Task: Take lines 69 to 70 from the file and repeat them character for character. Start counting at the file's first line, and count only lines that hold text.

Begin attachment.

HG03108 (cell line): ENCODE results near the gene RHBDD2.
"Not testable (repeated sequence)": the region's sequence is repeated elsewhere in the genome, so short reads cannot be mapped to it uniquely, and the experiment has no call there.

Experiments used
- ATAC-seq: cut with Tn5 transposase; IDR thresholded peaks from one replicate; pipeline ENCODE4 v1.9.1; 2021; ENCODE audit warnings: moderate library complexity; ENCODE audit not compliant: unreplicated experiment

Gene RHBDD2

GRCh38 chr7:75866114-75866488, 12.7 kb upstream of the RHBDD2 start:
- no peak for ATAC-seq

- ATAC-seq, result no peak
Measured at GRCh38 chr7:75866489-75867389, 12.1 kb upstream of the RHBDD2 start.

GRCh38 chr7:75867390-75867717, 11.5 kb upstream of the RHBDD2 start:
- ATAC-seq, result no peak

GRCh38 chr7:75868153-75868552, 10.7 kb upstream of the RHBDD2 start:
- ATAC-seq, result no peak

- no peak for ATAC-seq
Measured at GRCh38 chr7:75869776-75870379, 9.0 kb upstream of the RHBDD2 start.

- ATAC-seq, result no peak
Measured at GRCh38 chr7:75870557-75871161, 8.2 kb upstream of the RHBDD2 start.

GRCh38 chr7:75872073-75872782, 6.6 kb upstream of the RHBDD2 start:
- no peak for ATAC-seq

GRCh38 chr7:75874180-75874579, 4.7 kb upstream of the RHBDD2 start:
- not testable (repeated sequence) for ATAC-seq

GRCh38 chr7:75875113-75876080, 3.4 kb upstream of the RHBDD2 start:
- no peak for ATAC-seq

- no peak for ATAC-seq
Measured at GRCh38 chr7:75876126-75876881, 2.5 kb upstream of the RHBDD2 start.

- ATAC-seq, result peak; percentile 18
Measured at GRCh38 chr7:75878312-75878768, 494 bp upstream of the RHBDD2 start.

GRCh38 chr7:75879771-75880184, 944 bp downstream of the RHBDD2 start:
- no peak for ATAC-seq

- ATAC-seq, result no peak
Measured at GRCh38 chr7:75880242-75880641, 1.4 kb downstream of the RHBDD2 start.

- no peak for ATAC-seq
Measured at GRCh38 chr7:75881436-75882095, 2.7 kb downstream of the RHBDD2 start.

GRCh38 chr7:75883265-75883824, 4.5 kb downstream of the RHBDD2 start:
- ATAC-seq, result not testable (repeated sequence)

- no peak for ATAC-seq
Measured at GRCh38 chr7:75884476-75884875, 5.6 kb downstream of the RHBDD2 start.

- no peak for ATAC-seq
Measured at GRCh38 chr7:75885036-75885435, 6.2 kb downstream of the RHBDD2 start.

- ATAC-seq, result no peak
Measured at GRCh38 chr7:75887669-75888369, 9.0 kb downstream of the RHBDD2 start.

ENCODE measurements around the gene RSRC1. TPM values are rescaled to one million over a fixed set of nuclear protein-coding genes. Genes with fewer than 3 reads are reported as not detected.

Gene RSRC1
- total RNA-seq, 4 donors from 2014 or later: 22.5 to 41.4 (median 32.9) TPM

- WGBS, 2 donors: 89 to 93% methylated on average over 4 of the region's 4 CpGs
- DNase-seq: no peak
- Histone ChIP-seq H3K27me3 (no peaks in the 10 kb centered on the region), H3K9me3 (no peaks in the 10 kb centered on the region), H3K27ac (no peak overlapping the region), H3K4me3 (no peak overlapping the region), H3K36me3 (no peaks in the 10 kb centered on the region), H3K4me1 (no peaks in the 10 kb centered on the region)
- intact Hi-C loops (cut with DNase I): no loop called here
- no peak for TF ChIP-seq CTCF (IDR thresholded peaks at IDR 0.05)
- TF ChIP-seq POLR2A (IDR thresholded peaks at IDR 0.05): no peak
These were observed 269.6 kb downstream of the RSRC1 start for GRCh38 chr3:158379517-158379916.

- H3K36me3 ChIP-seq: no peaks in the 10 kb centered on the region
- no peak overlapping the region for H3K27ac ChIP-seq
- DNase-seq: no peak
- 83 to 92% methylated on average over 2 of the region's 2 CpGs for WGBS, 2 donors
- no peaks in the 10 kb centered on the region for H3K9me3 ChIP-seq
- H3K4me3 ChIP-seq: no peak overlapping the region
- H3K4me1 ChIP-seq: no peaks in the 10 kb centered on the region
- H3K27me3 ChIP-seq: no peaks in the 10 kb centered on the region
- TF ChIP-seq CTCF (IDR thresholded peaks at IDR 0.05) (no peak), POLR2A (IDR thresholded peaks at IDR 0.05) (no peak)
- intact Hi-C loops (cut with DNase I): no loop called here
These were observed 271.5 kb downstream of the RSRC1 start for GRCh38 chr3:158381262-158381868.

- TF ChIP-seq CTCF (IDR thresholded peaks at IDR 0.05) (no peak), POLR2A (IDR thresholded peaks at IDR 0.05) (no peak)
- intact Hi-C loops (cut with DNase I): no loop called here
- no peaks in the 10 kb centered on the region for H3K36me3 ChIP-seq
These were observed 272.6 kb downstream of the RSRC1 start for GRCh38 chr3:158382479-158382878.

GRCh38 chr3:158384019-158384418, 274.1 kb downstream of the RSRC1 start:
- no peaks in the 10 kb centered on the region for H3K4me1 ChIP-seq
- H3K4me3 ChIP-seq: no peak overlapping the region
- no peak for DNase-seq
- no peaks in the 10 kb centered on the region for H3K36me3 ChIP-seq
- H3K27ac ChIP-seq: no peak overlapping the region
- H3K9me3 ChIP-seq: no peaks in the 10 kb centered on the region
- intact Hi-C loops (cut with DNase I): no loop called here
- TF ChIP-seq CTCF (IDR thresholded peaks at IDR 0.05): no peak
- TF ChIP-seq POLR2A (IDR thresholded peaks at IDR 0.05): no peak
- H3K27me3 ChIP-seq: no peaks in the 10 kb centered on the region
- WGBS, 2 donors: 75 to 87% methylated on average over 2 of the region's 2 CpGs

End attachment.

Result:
- H3K4me3 ChIP-seq: no peak overlapping the region
- no peak for DNase-seq